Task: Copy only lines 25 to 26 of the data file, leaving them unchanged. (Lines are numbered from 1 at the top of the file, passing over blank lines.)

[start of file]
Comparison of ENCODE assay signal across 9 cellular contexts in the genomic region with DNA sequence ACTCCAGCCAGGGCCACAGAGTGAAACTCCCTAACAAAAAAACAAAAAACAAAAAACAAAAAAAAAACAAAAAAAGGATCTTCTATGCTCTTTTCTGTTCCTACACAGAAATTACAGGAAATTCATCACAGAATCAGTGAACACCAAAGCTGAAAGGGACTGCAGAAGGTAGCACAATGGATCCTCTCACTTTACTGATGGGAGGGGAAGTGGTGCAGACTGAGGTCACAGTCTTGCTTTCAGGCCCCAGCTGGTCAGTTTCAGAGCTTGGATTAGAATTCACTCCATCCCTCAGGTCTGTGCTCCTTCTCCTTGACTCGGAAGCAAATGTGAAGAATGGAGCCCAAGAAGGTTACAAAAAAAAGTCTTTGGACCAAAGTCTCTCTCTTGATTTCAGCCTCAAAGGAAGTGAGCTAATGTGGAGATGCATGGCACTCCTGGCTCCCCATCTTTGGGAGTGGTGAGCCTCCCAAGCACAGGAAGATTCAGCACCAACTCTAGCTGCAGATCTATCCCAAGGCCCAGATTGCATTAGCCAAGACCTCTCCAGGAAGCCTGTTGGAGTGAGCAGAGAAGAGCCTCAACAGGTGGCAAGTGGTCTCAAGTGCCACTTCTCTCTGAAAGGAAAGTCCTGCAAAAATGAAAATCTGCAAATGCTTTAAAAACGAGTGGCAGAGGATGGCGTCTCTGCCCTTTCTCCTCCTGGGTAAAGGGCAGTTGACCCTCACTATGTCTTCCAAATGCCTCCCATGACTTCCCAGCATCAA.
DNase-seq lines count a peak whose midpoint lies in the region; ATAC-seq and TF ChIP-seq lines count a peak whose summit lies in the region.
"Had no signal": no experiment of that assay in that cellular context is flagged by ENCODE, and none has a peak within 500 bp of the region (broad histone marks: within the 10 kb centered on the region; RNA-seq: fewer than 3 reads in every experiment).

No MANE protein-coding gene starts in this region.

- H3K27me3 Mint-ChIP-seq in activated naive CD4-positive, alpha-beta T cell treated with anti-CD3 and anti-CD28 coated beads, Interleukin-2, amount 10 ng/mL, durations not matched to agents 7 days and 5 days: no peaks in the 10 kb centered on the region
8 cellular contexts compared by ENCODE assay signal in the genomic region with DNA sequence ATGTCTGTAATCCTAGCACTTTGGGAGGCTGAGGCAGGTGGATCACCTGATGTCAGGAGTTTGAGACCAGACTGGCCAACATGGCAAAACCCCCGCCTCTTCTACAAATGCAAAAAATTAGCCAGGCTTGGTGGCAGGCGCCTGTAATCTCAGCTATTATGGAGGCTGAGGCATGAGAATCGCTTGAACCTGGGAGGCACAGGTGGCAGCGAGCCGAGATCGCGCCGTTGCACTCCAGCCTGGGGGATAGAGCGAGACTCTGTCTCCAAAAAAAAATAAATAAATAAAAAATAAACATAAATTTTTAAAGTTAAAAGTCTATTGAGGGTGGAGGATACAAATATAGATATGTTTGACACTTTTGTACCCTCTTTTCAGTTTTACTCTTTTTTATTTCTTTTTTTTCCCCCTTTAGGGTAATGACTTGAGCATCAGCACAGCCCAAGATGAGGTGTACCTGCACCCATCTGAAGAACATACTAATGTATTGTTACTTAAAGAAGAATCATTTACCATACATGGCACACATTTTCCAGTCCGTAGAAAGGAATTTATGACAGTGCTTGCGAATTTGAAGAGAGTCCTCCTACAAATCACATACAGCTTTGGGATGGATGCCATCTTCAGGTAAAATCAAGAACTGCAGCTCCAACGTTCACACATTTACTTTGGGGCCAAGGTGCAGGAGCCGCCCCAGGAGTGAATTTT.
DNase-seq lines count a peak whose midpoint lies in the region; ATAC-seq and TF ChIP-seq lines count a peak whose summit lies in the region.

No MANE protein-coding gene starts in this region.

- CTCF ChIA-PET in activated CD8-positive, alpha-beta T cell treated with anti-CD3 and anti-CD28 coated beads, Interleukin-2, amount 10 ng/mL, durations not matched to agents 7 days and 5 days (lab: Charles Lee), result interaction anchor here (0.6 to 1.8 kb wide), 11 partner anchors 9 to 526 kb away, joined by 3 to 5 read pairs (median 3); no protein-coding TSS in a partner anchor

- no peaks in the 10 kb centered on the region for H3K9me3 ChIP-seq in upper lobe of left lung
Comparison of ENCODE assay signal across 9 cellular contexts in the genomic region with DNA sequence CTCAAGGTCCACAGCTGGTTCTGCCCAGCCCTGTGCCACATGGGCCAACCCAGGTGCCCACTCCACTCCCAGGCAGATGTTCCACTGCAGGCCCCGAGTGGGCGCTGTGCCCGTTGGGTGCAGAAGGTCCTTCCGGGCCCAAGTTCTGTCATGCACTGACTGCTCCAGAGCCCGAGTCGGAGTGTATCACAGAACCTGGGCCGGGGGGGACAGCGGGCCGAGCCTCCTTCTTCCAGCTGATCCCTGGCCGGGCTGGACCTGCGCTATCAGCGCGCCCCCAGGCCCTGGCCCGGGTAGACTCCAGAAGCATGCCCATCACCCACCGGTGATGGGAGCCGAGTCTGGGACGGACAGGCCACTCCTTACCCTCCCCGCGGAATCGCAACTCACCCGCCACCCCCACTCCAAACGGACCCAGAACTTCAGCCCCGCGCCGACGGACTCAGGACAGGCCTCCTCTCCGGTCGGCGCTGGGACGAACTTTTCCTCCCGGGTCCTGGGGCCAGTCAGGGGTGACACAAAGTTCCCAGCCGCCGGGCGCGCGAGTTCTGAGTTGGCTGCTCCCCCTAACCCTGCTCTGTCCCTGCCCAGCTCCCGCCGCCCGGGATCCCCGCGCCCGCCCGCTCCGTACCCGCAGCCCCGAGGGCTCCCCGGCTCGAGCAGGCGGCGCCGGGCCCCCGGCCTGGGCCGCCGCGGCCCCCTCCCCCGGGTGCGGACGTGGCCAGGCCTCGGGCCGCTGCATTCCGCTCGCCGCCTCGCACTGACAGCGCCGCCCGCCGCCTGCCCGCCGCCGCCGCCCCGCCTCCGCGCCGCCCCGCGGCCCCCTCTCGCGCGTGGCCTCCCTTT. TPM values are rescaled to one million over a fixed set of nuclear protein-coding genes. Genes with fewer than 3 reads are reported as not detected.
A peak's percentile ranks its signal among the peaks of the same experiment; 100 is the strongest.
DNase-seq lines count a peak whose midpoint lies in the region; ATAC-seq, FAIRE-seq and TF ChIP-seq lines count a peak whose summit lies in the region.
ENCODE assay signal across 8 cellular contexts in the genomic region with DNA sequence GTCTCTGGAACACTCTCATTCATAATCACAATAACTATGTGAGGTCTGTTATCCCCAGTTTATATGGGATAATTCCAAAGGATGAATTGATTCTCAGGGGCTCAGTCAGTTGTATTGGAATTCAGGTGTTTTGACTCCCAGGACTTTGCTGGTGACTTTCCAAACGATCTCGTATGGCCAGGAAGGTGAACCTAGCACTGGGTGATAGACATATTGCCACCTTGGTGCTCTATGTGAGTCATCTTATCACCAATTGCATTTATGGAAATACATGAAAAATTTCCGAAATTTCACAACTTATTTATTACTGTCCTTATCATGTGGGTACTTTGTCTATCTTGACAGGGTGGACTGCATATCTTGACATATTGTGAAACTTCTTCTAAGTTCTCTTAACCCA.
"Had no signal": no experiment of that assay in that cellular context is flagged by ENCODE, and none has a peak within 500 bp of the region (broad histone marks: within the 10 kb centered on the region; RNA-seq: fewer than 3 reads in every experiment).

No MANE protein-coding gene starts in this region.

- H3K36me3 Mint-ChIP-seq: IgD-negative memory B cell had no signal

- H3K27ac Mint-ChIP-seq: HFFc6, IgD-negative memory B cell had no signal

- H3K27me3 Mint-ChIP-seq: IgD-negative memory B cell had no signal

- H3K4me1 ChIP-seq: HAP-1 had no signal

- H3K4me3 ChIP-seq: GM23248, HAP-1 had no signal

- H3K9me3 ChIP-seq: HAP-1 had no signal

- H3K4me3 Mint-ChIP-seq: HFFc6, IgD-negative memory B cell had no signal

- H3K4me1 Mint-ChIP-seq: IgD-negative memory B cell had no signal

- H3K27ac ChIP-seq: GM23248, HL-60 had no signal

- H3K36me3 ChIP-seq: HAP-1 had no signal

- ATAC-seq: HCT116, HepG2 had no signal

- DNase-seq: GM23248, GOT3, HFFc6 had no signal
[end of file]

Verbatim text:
- H3K27ac ChIP-seq: GM23248, HL-60 had no signal

- H3K36me3 ChIP-seq: HAP-1 had no signal